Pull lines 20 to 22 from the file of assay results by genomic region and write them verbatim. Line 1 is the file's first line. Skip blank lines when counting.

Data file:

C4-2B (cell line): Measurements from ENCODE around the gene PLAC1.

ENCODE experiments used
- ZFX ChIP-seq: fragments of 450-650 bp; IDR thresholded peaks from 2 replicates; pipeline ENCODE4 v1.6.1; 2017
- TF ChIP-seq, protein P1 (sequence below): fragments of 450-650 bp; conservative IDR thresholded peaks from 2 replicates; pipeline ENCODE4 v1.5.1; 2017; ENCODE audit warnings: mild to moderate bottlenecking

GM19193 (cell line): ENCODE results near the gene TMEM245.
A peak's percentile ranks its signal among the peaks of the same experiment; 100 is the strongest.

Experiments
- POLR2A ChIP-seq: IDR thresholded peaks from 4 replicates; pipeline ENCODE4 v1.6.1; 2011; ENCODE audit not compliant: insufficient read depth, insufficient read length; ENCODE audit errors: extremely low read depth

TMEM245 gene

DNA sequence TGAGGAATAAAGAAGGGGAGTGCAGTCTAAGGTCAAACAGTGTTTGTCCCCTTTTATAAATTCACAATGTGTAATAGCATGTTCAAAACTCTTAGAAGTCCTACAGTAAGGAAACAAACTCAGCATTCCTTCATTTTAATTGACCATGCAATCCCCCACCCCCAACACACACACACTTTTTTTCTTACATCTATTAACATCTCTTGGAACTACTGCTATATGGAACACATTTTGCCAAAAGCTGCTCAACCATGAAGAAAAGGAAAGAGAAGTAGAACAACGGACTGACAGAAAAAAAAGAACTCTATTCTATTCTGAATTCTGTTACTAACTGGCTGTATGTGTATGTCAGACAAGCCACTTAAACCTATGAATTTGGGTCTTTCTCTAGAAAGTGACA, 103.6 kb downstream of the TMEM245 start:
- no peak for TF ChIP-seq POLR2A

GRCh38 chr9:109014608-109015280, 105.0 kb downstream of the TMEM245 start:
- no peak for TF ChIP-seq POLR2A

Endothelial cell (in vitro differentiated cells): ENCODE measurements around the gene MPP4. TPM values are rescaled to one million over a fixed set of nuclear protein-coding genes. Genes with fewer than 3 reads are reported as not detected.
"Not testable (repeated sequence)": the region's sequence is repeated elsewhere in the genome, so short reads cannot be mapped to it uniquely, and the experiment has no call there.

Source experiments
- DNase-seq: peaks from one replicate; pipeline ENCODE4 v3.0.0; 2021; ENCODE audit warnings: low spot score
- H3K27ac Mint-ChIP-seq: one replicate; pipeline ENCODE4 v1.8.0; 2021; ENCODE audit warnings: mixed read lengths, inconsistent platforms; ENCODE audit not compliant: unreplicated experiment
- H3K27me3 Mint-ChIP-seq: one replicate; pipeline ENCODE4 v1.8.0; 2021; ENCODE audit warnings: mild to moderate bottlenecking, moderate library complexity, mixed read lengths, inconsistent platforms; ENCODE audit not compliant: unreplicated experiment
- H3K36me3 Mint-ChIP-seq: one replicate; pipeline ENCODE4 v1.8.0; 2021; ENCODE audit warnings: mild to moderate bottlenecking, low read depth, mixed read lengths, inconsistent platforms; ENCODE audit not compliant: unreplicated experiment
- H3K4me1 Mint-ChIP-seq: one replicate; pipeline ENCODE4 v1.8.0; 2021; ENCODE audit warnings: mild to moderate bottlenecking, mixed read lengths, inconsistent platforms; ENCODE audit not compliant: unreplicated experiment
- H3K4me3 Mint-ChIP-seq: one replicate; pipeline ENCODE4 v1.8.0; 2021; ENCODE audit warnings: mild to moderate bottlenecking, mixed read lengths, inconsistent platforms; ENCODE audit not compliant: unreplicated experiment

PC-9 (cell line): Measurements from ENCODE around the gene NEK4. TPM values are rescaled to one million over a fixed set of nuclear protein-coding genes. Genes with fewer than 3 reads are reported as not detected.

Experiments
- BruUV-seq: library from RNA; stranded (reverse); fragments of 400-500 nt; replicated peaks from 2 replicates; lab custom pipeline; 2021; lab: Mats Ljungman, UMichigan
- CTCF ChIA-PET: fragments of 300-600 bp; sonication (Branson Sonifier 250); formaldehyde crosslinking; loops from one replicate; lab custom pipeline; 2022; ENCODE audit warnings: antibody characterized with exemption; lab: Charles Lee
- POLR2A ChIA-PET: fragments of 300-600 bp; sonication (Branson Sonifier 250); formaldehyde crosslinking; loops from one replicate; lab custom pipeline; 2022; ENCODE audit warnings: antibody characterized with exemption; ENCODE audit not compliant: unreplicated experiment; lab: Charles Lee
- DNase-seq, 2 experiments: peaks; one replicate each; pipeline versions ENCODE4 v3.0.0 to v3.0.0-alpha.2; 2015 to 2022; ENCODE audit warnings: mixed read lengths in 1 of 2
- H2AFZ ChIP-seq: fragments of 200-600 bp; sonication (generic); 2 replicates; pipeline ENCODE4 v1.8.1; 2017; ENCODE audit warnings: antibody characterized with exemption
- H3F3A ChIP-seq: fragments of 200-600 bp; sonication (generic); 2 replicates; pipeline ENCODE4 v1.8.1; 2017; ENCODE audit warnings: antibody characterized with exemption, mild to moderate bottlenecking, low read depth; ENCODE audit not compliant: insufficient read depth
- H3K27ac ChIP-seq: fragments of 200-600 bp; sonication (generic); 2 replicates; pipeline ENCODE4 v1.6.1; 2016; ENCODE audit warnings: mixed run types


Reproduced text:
- H3K36me3 Mint-ChIP-seq: one replicate; pipeline ENCODE4 v1.8.0; 2021; ENCODE audit warnings: mild to moderate bottlenecking, low read depth, mixed read lengths, inconsistent platforms; ENCODE audit not compliant: unreplicated experiment
- H3K4me1 Mint-ChIP-seq: one replicate; pipeline ENCODE4 v1.8.0; 2021; ENCODE audit warnings: mild to moderate bottlenecking, mixed read lengths, inconsistent platforms; ENCODE audit not compliant: unreplicated experiment
- H3K4me3 Mint-ChIP-seq: one replicate; pipeline ENCODE4 v1.8.0; 2021; ENCODE audit warnings: mild to moderate bottlenecking, mixed read lengths, inconsistent platforms; ENCODE audit not compliant: unreplicated experiment